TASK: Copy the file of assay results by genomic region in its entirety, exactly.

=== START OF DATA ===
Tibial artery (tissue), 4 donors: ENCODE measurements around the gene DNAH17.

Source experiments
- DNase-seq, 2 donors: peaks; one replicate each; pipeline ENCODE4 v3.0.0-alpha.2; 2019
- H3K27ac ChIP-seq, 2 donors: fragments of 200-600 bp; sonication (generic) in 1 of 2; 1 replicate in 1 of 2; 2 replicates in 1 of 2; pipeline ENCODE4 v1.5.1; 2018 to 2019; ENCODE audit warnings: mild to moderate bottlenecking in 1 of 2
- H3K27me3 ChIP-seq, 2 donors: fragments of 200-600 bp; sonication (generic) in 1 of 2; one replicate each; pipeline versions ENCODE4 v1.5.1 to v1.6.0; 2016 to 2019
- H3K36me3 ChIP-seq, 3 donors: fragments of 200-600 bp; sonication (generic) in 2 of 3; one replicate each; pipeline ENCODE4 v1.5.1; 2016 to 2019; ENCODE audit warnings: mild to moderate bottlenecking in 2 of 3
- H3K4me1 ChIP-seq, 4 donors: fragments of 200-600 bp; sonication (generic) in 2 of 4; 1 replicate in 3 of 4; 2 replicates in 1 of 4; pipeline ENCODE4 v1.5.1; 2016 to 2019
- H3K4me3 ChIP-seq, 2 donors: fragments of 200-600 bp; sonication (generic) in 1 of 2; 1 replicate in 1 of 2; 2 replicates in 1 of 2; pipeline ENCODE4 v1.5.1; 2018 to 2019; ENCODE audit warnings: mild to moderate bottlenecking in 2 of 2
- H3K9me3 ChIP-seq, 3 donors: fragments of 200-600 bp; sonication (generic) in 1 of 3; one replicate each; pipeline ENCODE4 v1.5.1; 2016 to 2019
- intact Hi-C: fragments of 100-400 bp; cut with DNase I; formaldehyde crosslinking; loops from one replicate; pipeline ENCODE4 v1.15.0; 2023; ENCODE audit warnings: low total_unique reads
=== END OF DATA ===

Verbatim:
Tibial artery (tissue), 4 donors: ENCODE measurements around the gene DNAH17.

Source experiments
- DNase-seq, 2 donors: peaks; one replicate each; pipeline ENCODE4 v3.0.0-alpha.2; 2019
- H3K27ac ChIP-seq, 2 donors: fragments of 200-600 bp; sonication (generic) in 1 of 2; 1 replicate in 1 of 2; 2 replicates in 1 of 2; pipeline ENCODE4 v1.5.1; 2018 to 2019; ENCODE audit warnings: mild to moderate bottlenecking in 1 of 2
- H3K27me3 ChIP-seq, 2 donors: fragments of 200-600 bp; sonication (generic) in 1 of 2; one replicate each; pipeline versions ENCODE4 v1.5.1 to v1.6.0; 2016 to 2019
- H3K36me3 ChIP-seq, 3 donors: fragments of 200-600 bp; sonication (generic) in 2 of 3; one replicate each; pipeline ENCODE4 v1.5.1; 2016 to 2019; ENCODE audit warnings: mild to moderate bottlenecking in 2 of 3
- H3K4me1 ChIP-seq, 4 donors: fragments of 200-600 bp; sonication (generic) in 2 of 4; 1 replicate in 3 of 4; 2 replicates in 1 of 4; pipeline ENCODE4 v1.5.1; 2016 to 2019
- H3K4me3 ChIP-seq, 2 donors: fragments of 200-600 bp; sonication (generic) in 1 of 2; 1 replicate in 1 of 2; 2 replicates in 1 of 2; pipeline ENCODE4 v1.5.1; 2018 to 2019; ENCODE audit warnings: mild to moderate bottlenecking in 2 of 2
- H3K9me3 ChIP-seq, 3 donors: fragments of 200-600 bp; sonication (generic) in 1 of 3; one replicate each; pipeline ENCODE4 v1.5.1; 2016 to 2019
- intact Hi-C: fragments of 100-400 bp; cut with DNase I; formaldehyde crosslinking; loops from one replicate; pipeline ENCODE4 v1.15.0; 2023; ENCODE audit warnings: low total_unique reads